The center of the app keeps things simple, with three main sections, “Home,” “Music Today” and “Likes.” Home functions much the same as Spotify or Apple Music, with a selection of genre stations and a user’s main, personalized station. Music Today, which Fowler calls “cultural relevance 101,” features a list of the day’s 40 most-popular videos as well stations featuring on-the-rise artists and trending videos or songs. But it has faced growing competition from new entrants Apple Music and rap mogul Jay Z’s Tidal, which have both tried to distinguish themselves through original content and video. It’s unclear whether a new service built around music videos, which most people are already used to getting for free, will help YouTube Red gain traction but the app should be a welcome addition to YouTube’s many music-loving users. Fowler joined YouTube in March, just a few months into the existence of YouTube Music Key, ostensibly a music streaming service that the company would eventually characterize as an information-gathering beta test.

Even before its entry into streaming, YouTube has been a frequent target of music industry representatives alarmed by users’ ability to post nearly anything online. The majority — 83 percent — of 12-24 year-olds say YouTube is how they keep up-to-date with music. “YouTube as a music channel is as mainstream as all of online audio put together,” the report says. With subscriptions bringing in additional revenue that volume will continue to tick upwards. (Randomly, the company’s blog post on the app launch points out that a windowing strategy for new releases — or at least, singles — isn’t encouraged. “Just this month,” Fowler writes, “Adele’s ‘Hello’ became the fastest rising video of the year on YouTube, while also breaking the record for first week download sales.” Whether that could be true for any other artist in the world remains to be seen.) The company says it has solved the problem of monetizing user-generated content — Billboard is still awaiting an answer on the complicated question of payouts on derivative works like Boiler Room sets.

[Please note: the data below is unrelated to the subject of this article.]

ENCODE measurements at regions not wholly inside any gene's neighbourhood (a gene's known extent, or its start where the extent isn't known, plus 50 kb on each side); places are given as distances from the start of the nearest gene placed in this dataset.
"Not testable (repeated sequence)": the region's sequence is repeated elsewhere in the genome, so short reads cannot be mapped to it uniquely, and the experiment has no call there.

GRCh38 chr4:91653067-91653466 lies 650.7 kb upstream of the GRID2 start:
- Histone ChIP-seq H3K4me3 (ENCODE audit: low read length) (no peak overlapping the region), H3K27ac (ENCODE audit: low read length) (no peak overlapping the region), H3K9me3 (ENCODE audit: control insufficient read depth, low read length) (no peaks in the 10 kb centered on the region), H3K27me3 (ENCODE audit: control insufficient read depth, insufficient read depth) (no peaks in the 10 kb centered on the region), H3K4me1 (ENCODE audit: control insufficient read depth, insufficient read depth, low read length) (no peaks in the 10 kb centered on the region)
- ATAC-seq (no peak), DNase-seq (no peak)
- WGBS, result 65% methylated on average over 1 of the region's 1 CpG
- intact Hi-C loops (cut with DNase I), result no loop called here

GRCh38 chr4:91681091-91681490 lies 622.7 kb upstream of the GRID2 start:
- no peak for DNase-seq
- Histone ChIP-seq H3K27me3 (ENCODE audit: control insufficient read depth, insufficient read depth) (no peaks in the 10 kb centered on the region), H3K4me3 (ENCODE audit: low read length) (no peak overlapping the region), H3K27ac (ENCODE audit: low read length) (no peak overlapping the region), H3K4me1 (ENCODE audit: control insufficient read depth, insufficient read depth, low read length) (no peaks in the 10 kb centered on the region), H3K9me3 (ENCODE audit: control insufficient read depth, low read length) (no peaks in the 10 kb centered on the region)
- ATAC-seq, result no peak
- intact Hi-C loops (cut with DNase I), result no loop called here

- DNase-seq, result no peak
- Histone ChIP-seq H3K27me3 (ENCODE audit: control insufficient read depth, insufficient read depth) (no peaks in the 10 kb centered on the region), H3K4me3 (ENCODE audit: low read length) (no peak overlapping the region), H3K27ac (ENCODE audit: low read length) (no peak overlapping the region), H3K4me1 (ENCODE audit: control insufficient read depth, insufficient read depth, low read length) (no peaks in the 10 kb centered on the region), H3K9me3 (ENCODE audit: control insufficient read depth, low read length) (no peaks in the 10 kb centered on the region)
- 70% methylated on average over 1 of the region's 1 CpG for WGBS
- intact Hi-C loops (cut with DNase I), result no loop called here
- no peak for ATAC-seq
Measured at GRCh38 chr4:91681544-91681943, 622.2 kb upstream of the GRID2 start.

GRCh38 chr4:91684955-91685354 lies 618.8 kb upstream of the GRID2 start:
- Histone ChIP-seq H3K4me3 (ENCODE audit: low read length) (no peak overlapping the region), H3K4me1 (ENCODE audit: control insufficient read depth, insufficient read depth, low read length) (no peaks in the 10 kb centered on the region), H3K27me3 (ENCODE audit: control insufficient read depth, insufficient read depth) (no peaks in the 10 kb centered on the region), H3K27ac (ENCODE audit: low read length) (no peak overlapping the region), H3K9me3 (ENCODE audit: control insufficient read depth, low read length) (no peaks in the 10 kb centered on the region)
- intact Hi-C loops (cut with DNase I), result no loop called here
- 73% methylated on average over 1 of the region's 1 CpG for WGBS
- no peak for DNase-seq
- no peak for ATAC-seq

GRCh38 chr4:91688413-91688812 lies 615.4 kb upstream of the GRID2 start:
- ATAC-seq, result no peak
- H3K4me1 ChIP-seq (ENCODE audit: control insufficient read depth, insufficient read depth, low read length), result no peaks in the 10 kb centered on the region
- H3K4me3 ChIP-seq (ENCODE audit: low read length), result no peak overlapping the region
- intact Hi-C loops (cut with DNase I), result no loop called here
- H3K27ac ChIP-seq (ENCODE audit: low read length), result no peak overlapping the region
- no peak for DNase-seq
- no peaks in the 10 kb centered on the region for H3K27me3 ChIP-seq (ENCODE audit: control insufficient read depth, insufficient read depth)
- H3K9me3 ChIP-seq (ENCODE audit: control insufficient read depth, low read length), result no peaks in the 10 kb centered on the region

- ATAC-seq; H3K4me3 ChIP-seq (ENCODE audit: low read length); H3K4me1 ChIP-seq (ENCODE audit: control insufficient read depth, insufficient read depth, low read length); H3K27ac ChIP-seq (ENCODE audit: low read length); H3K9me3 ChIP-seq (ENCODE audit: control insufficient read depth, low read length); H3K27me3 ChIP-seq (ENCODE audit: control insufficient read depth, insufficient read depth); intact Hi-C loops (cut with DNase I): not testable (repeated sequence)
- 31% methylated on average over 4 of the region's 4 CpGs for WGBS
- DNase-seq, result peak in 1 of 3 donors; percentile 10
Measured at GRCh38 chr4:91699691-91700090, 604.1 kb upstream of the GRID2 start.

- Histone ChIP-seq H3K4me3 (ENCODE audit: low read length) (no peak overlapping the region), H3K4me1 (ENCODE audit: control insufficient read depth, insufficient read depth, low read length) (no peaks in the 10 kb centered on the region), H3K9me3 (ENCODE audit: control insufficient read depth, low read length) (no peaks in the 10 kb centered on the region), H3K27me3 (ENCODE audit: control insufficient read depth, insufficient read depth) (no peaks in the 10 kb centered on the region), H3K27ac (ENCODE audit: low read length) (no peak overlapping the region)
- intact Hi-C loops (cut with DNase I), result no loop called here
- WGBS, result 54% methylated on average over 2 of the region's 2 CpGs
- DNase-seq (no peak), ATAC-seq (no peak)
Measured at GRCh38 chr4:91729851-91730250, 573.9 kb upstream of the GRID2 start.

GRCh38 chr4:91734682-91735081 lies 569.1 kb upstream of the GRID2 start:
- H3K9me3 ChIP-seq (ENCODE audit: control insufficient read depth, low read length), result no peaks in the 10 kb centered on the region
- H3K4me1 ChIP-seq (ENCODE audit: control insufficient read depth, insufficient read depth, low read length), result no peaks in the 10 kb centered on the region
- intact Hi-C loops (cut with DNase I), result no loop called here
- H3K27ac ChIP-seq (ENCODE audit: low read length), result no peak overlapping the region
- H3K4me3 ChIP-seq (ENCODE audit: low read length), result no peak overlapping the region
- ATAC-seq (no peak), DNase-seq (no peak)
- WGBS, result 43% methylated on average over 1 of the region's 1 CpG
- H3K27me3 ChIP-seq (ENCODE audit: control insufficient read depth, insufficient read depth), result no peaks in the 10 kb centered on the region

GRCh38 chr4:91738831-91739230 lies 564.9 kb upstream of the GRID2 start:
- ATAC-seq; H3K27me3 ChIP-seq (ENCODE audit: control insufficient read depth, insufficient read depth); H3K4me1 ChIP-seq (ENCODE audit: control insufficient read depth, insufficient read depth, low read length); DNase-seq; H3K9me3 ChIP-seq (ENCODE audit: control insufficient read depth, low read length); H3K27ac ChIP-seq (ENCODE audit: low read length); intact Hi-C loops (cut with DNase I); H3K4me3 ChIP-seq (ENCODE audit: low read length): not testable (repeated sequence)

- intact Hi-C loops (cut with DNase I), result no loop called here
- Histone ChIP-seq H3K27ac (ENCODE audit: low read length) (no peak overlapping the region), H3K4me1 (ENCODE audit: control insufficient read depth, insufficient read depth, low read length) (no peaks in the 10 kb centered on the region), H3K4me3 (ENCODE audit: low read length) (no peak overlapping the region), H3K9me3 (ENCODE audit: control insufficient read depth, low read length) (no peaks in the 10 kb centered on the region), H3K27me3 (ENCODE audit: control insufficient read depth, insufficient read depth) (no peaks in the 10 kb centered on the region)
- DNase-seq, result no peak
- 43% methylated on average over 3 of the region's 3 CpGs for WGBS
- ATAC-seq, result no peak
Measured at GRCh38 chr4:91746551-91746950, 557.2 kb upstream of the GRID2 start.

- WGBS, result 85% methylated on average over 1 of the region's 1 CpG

The free version will then kick in, which has ads and doesn’t have any of the bells and whistles that might make you switch away from, say, a Pandora. Subramanian’s team has been working on tweaking algorithms to pull out content specific to the music vertical, be it an official video, a dance mix or a cover. When it comes to the social aspects of music, the team tells me that since artists are already engaging with their fans on the platform, this app will just make it easier. Apple failed with Ping, Apple Music is broadcast-only, Spotify is so-so but still hasn’t gripped with my normal friends as a place to be social and well…YouTube comments are usually a cesspool.

Maybe this new spotlight on high-quality content will shoo away the trolls and welcome the true fans who want to talk about how great that Katy Perry concert was. While it’s not perfect at plucking out just the right content, it’s way better than digging through the vast catalogue of shitty YouTube videos looking for that gem of a cover song by R.E.M.